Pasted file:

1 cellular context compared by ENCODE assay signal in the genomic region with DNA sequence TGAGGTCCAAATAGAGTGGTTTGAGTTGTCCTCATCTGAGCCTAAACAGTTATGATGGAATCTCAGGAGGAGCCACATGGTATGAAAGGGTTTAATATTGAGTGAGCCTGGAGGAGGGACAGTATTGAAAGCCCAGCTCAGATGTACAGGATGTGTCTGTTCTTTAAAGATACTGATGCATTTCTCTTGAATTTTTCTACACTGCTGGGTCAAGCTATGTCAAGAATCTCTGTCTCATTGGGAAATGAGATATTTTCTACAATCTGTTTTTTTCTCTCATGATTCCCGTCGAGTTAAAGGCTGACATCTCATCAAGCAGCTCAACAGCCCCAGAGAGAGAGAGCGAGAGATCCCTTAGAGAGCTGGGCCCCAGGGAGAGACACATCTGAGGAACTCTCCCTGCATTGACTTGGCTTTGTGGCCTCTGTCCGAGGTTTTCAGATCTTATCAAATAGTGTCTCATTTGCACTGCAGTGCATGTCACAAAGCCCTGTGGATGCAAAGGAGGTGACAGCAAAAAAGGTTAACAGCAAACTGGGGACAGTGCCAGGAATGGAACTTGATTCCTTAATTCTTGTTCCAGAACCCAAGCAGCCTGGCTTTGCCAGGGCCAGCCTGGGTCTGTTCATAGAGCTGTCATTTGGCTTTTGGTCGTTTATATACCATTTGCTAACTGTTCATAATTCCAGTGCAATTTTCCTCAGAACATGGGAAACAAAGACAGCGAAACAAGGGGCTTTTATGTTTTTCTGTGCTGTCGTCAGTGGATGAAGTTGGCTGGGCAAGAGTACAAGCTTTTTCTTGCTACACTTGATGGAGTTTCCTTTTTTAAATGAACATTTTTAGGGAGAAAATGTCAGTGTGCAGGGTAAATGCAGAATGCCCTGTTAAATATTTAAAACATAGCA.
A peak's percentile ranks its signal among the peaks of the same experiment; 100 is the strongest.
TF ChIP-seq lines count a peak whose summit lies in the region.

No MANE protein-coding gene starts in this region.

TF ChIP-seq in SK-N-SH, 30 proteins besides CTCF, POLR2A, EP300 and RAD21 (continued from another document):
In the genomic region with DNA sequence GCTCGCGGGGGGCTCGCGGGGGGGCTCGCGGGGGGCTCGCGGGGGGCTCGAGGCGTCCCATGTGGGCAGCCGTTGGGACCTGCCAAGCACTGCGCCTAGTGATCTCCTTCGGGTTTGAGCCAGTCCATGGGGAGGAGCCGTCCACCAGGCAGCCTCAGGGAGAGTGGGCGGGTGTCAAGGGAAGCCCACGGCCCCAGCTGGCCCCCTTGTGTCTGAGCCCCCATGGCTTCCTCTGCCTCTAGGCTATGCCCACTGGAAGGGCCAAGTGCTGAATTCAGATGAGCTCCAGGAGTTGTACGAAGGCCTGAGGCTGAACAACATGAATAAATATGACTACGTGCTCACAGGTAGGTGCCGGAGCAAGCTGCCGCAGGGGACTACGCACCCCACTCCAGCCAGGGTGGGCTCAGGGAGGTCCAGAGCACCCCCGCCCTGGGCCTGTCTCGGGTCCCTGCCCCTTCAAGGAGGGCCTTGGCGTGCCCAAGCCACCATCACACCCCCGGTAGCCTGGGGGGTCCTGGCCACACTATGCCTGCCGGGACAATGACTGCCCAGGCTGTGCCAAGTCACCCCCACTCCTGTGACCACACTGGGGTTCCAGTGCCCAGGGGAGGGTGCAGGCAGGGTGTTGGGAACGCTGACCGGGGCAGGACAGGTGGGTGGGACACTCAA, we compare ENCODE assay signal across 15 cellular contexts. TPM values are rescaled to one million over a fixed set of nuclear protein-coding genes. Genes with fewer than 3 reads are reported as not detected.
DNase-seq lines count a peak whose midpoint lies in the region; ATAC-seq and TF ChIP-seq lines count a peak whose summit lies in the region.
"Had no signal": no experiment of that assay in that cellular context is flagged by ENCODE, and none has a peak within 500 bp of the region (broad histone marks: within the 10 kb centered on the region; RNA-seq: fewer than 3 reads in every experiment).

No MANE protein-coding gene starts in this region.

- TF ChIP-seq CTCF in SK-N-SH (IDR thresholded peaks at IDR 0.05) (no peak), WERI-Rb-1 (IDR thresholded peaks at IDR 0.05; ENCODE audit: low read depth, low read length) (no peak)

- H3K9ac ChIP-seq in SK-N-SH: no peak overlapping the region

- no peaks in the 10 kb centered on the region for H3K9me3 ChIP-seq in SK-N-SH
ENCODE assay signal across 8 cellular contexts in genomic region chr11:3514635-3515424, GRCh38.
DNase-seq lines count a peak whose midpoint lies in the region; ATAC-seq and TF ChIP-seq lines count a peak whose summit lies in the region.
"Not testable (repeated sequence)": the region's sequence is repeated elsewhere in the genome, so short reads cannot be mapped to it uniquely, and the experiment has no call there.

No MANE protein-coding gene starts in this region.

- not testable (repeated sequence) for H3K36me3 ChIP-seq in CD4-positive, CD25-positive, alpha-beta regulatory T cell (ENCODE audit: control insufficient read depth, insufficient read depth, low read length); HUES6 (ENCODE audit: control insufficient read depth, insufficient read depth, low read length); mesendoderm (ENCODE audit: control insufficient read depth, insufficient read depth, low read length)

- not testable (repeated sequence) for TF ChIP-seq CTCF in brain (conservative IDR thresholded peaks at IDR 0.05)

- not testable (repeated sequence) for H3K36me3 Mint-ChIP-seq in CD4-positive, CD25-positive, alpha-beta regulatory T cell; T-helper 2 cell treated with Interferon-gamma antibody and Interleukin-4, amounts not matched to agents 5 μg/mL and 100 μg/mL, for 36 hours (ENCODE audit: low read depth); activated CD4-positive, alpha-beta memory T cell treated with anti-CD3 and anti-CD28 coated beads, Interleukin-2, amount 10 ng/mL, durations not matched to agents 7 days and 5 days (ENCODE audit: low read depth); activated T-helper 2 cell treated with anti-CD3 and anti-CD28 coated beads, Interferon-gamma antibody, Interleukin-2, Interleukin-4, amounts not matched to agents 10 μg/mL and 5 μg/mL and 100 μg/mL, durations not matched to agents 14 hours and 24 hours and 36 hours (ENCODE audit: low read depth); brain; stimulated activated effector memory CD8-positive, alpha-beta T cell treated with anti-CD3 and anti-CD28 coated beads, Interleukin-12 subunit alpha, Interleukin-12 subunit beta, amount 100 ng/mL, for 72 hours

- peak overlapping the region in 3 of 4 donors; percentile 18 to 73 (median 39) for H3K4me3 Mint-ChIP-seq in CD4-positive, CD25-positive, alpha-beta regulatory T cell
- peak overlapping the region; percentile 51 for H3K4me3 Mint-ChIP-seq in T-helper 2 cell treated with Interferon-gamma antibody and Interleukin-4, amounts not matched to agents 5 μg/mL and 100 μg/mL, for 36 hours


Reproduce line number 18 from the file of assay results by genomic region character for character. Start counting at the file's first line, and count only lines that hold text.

- not testable (repeated sequence) for TF ChIP-seq CTCF in brain (conservative IDR thresholded peaks at IDR 0.05)